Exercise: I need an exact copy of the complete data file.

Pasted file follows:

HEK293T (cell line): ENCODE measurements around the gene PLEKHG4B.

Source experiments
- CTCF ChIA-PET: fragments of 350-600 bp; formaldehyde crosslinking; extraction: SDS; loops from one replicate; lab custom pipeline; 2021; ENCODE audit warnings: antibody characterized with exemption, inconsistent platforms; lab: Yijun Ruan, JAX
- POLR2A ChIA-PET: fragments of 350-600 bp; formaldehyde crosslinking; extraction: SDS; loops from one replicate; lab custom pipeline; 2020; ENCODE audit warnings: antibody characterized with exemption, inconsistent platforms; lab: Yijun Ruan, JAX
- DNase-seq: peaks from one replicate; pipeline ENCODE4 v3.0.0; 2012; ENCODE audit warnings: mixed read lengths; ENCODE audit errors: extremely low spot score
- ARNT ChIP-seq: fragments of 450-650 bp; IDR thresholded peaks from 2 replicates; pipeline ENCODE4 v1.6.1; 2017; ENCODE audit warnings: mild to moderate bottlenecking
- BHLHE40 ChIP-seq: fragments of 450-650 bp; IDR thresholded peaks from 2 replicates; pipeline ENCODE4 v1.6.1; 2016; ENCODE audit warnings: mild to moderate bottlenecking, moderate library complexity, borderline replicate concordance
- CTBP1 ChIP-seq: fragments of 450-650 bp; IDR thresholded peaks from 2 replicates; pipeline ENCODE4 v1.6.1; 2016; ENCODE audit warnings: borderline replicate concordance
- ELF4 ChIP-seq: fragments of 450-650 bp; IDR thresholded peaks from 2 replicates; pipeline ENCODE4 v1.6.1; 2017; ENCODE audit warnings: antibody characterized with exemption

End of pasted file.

HEK293T (cell line): ENCODE measurements around the gene PLEKHG4B.

Source experiments
- CTCF ChIA-PET: fragments of 350-600 bp; formaldehyde crosslinking; extraction: SDS; loops from one replicate; lab custom pipeline; 2021; ENCODE audit warnings: antibody characterized with exemption, inconsistent platforms; lab: Yijun Ruan, JAX
- POLR2A ChIA-PET: fragments of 350-600 bp; formaldehyde crosslinking; extraction: SDS; loops from one replicate; lab custom pipeline; 2020; ENCODE audit warnings: antibody characterized with exemption, inconsistent platforms; lab: Yijun Ruan, JAX
- DNase-seq: peaks from one replicate; pipeline ENCODE4 v3.0.0; 2012; ENCODE audit warnings: mixed read lengths; ENCODE audit errors: extremely low spot score
- ARNT ChIP-seq: fragments of 450-650 bp; IDR thresholded peaks from 2 replicates; pipeline ENCODE4 v1.6.1; 2017; ENCODE audit warnings: mild to moderate bottlenecking
- BHLHE40 ChIP-seq: fragments of 450-650 bp; IDR thresholded peaks from 2 replicates; pipeline ENCODE4 v1.6.1; 2016; ENCODE audit warnings: mild to moderate bottlenecking, moderate library complexity, borderline replicate concordance
- CTBP1 ChIP-seq: fragments of 450-650 bp; IDR thresholded peaks from 2 replicates; pipeline ENCODE4 v1.6.1; 2016; ENCODE audit warnings: borderline replicate concordance
- ELF4 ChIP-seq: fragments of 450-650 bp; IDR thresholded peaks from 2 replicates; pipeline ENCODE4 v1.6.1; 2017; ENCODE audit warnings: antibody characterized with exemption